"A Tree Within" by Arborealist Fiona McIntyre

"A Tree Within"

An exhibition to coincide with the publication of Arborealist artist Fiona McIntyre new book 'A Tree Within'.

A monograph with interview by Art Historian Dr. Alan Wilkinson and a foreword by Southampton curator Tim Craven. The book explores Fiona's artistic development from Edinburgh to Scandinavia to the Cotswolds until her recent incarnation as an Arborealist.


14th September - 31st October
The Bishop’s Palace
Wells - Somerset - BA5 2PD

Telephone: 01749 988111




Robert Brooks

Robert Brooks

As a landscape painter, primarily my objectives have always been to keep the subject and ideas as simple and as coherent as possible. Trees for their beautiful shape and structure fascinate me and provide much inspiration for my work.  Shapes, sizes and relationships, both in colour harmonies as well as drawings are not to be ignored. This emphasis was pummelled into me whilst studying at the Slade School of Fine Art in London, where strict painting methods, including measuring were applied.

Robert Brooks
Large Oak at Throop

Focusing and being truthful to one’s own integrity in art brings much into the drama and beauty of an original artwork. My method was developed and inspired through my tutor Patrick George, who helped me to focus my ideas; as well as one of my muses Cezanne; who’s sheer and direct work got straight to the point of shape and colour, which has influenced my work massively.

Through my early career in the 80’s my style and progression has developed, initially from a somewhat naïve perspective, I have channelled my efforts into simplicity, drawing out the natural beauty seen from the eyes perspective.

When painting on the Purbeck Hills in Dorset, Corfe Castle usually takes on a significant role within my compositions and panorama studies; it does tend to lend itself from any angle and distance.  Seeing a painting slowly come into being; causes much excitement and inspiration towards myself, as well as much joy into my work.

Robert Brooks
Tall Oak at Burley

Not always knowing where to start on a picture can often pose a challenge, but bringing everything together, be it in whatever medium or subject I find myself drawn to; this challenge is frequently what gives me much enthusiasm towards my main pursuit.


Westonbirt Treefest

The Westonbirt Treefest exhibition will showcase the work of about 12 Arborealists and their new fully illustrated publication will also be on sale.

Westonbirt Arboretum
26th August - 31st August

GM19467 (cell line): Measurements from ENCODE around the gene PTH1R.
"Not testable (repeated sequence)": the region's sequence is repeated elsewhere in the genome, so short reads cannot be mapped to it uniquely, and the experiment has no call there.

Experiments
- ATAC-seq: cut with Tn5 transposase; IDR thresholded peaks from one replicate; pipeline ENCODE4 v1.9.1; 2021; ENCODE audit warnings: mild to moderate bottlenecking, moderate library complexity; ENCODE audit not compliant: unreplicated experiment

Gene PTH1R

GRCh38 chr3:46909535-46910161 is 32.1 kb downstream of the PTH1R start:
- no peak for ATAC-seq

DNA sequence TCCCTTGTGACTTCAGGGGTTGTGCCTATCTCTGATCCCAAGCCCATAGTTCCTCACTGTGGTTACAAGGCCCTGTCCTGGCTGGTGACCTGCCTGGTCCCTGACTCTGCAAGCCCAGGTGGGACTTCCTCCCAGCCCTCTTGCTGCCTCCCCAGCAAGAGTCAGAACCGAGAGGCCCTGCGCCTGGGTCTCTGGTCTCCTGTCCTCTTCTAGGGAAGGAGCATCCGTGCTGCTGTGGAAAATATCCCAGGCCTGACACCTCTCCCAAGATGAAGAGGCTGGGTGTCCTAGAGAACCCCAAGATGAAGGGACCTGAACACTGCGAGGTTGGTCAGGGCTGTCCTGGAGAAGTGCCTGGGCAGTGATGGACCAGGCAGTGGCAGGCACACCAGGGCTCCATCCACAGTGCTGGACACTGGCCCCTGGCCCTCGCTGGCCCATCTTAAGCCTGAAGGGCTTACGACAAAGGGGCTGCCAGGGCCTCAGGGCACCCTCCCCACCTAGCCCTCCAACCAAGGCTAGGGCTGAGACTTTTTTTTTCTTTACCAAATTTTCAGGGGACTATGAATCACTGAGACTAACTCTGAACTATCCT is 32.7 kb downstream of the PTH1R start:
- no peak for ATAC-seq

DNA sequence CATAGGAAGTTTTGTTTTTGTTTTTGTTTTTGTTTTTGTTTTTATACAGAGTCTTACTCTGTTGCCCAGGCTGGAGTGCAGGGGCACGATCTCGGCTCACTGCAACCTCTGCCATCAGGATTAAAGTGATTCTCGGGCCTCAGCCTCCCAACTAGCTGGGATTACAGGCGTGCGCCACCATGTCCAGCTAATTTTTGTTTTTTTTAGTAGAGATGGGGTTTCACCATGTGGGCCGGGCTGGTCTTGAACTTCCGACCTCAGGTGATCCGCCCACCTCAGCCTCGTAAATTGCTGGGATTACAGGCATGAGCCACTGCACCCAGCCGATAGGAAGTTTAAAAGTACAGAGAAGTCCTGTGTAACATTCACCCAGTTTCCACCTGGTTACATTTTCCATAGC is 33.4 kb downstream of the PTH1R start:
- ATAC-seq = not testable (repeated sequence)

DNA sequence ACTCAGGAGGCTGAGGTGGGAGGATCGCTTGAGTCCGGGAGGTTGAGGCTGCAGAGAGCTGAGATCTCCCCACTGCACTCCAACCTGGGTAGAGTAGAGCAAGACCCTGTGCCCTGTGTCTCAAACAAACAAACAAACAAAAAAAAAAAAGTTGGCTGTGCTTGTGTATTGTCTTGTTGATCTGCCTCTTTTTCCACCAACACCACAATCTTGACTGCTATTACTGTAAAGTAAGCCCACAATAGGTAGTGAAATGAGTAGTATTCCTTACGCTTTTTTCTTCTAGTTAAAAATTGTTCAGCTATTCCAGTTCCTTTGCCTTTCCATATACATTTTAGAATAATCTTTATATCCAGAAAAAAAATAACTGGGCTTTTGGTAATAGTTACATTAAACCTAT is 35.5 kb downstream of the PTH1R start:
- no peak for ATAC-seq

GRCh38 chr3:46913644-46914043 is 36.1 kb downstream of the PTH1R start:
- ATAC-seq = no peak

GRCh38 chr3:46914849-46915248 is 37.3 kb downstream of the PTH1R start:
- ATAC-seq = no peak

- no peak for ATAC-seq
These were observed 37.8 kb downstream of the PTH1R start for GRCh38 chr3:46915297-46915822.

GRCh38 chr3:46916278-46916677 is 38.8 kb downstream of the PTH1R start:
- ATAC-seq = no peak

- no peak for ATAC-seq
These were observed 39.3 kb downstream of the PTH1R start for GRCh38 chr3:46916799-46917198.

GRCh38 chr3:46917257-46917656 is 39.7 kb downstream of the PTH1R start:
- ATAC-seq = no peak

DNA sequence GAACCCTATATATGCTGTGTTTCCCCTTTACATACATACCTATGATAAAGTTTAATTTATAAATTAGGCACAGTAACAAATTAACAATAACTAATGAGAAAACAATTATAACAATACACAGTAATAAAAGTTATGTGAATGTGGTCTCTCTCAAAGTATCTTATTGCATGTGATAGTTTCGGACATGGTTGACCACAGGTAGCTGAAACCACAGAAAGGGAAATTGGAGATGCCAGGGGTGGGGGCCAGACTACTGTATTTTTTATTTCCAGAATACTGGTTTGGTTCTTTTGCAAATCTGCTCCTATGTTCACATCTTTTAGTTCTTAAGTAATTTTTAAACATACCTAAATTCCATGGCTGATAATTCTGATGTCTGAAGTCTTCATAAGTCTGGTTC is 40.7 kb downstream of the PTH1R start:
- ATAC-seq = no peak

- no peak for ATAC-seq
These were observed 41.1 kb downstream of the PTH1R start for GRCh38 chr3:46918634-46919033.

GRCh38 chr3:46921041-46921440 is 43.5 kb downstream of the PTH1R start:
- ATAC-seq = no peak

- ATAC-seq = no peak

The Arborealists are a 40 strong group of artists of diverse art practice who share the subject of the tree. From 2013 these artists have joined together for exhibitions in galleries across the south of England to national acclaim, including The Royal West of England Academy, Bristol, and St Barbe Museum and Art Gallery, Lymington. Their artworks are at turns dramatic and contemplative, demonstrating that trees still have relevance in contemporary art and retain the power to move us all as a vital element in our landscape and sense of national identity.

Trees provide a wonderfully versatile subject for artists, not only in terms of the variety of form, character and colour they provide, whether individually or collectively, but also for their wealth of association, myth, folklore, religious, symbolic and ecological significance, which they have come to embody. In Britain trees have inspired artists from Gainsborough and Constable through to Paul Nash, the Neo-Romantics, the Ruralists and David Hockney.


Art Historian Sister Wendy congratulates The Arborealists

Sister Wendy has written to St Barbe Museum, Lymington, to congratulate us on our exhibition earlier this year.

The art historian and TV presenter, who now lives a hermetic life at a nunnery in Norfolk, wrote to say how much she has enjoyed reading the fully-illustrated catalogue of The Arborealists.

Sister Wendy shot to fame in the 1990s when she presented programmes, such as ''Sister Wendy's Odyssey'' and ''Sister Wendy's Grand Tour,'' which often drew a 25 percent share of the British viewing audience. Sister Wendy made her U.S. debut on U.S. public television and that same year The New York Times described her as "a sometime hermit who is fast on her way to becoming the most unlikely and famous art critic in the history of television."

In her letter, Sister Wendy says: 

"The Arborealists catalogue has been a great joy to me. It's a magnificent concept and so well carried out".